Strigulaceae Zahlbr. in Engler, Syllabus, Edn 2 (Berlin): 46 (1898).

MycoBank number: MB 81870; Index Fungorum number: IF 81870; Facesoffungi number: FoF 08853; approximately 80 species (Lücking et al. 2017).

= Phyllobatheliaceae Bitter & F. Schill., Hedwigia, Beibl. 67: 272 (1927).

Type: Phyllobathelium (Müll. Arg.) Müll. Arg., Flora, Regensburg 73: 195 (1890).

Lichenized on leaves, bark or rocks in terrestrial, chiefly lowland to montane tropical to subtropical habitats, with few species extending into temperate regions. Thallus reduced and ecorticate, often white, to (pseudo-)corticate, grey-green to bright green, sometimes with metallic appearance. Photobiont Trentepohlia sensu lato (including Cephaleuros and Phycopeltis). Sexual morph: Ascomata perithecia, scattered, clustered, or aggregated in pseudostromata, immersed to prominent (to rarely sessile), mostly brown or black, rarely pale, often at least partly covered by thallus, globose to pear-shaped or conical, coriaceous to carbonaceous, ostiolate, ostiole round. Involucrellum present in some genera, usually carbonized. Excipulum dense, consisting of compressed hyphae, appearing prosoplectenchymatous in thin sections, but structure may be difficult to observe due to carbonization, hyaline to brown or brown-black. Hamathecium comprising 0.5–0.7(–1.5) µm wide paraphyses, hyaline, flexuous, unbranched or branched to sparsely anastomosing. Asci (1–)8-spored, bitunicate, fissitunicate, obclavate to mostly cylindrical, shortly pedicellate, with narrow to somewhat broader, ocular chamber, non-amyloid. Ascospores irregularly arranged to uni- or biseriate, fusiform to ellipsoid, hyaline, septate to muriform, with eusepta and rectangular lumina, smooth-walled, often constricted at the septa. Asexual morph: Pycnidia common, immersed to erumpent, often visible as black dots, rarely pale and inconspicuous, sometimes in specific, pseudostromatic areas, or whole thalli only producing pycnidia. Conidia acrogenous, either macro- or microconidia; macroconidia 1-septate to rarely muriform, ellipsoid to bacillar, sometimes becoming rather large, with variously shaped gelatinous appendages, hyaline; microconidia usually aseptate, fusiform-ellipsoid to bacillar, small, hyaline.

Chemistry: Most species do not contain secondary substances. Crystalline anthraquinone pigments are found in Flavobathelium.

Type: Strigula Fr., Syst. Mycol. 2(2): 535 (1823).

Notes: For a general discussion of the family see Lücking & Nelsen in Hyde et al. (2013; Strigulaceae). Recently, a new family, Tenuitholiascaceae, with the single genus, Tenuitholiascus, was established to accomodate a novel lineage sister to Strigulaceae, but with a different ascus type (Jiang et al. 2020a). Simultaneously, molecular phylogenetic analysis focusing on a broad set of foliicolous species hitherto assigned to the genus Strigula demonstrated that the latter is heterogeneous and can be divided into six genera, all characterized by a combination of morphological and anatomical features (Jiang et al. 2020b). Given that S. jamesii, the only non-foliicolous representative of Strigula sensu lato sequenced so far, is unrelated to the six foliicolous clades and positioned far from Strigula sensu stricto (Fig. 70), here we consequently also reassess the generic classification of non-foliicolous representatives so far placed in this genus. Based on characters of the ascospores and macro- and microconidia, three further genera are recognized: Phyllocharis Fée, for the anatomically unique foliicolous taxon, Strigula orbicularis Fr.; Dichoporis Clem., for non- foliicolous species with 1-septate ascospores, 1-septate macroconidia and chiefly fusiform microconidia; and the newly established genus Swinscowia S.H. Jiang, Lücking & Sérus., for non-foliicolous species with multi-septate to muriform ascospores, multi-septate to muriform macroconidia and chiefly bacillar microconidia. Dichoporis is closely related to Phylloporis Clem., but we keep the two groups separate largely based on the different substrate and photobiont, as molecular data for foliicolous lineages indicate photobiont preference, to be interpreted as a mycological character of mycobiont-photobiont compatibility, be consistent within a lineage. The same applies to Swinscowia in relation to the foliicolous genus Phyllocratera Sérus. & Aptroot.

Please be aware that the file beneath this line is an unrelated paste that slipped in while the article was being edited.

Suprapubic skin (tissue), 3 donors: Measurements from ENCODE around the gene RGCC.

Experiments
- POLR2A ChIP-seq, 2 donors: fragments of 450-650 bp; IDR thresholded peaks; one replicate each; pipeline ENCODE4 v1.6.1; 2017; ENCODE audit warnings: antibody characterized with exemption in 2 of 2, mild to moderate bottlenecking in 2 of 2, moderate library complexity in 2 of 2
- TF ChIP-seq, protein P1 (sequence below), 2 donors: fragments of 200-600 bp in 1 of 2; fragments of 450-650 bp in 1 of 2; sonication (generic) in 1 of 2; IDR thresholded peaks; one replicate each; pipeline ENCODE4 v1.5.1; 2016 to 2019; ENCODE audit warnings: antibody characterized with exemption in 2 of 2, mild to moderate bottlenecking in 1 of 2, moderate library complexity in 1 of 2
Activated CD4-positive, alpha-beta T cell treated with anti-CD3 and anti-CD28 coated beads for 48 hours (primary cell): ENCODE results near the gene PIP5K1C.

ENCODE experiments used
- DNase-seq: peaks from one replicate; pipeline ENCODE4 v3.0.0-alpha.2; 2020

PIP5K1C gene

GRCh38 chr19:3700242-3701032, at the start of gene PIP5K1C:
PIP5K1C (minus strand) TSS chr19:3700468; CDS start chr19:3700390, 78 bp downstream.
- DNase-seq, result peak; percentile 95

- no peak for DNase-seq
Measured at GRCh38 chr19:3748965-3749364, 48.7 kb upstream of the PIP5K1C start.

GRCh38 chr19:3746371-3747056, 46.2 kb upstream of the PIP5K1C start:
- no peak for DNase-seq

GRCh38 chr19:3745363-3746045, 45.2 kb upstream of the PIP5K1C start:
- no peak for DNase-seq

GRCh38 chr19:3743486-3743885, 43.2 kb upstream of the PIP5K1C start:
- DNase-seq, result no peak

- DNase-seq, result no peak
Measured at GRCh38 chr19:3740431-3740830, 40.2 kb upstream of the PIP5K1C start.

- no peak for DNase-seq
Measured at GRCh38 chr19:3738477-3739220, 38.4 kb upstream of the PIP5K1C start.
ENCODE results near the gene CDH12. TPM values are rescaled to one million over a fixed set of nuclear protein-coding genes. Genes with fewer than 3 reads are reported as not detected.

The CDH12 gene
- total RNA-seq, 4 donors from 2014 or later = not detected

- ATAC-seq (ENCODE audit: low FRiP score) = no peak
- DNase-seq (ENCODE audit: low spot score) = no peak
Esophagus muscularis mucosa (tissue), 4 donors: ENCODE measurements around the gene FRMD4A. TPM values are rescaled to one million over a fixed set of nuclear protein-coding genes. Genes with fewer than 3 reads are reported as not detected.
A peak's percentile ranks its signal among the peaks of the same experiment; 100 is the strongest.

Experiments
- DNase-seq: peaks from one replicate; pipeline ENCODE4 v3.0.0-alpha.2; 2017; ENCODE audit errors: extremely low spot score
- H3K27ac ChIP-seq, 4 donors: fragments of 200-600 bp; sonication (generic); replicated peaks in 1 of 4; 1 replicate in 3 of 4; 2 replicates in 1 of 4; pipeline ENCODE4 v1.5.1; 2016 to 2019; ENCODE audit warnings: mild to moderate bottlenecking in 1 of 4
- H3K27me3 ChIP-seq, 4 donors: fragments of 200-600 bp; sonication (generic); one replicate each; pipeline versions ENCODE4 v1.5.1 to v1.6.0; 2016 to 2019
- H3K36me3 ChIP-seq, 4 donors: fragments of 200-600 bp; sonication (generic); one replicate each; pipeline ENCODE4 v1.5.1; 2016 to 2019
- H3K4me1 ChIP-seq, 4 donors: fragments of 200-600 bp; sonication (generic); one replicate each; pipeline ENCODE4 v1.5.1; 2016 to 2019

Both Index Fungorum and MycoBank list Strigulaceae A.B. Frank (Frank in Leunis 1877) as valid name for the family, antedating Strigulaceae Zahlbr. However, this is not correct. Frank did not publish a new name but cited Strigulini Fr., which was originally established as the name of a suborder (Fries 1825). Names cannot be used unchanged at different ranks unless they are descriptive and not automatically typified (ICN Art. 6, Note 3, and Art. 16.1), and the name Strigulini is derived from the genus name Strigula and hence automatically typified. Also, the use of names at different ranks, yet unchanged, does not apply to the level of family. Therefore, Frank’s use of the name Strigulini Fr. as “Familie” (Frank in Leunis 1877: 1699) does not constitute valid publication of a name at family level that is to be corrected with unchanged authorship (ICN 18.4); instead it is to be considered a misapplication of an existing name at a different rank.

Fig. 70 Best scoring maximum-likelihood tree (also including Bayesian posterior probabilities) of Strigulaceae showing the currently recog- nized and sequenced genera (adapted from Jiang et al. 2020b; see that reference for further details)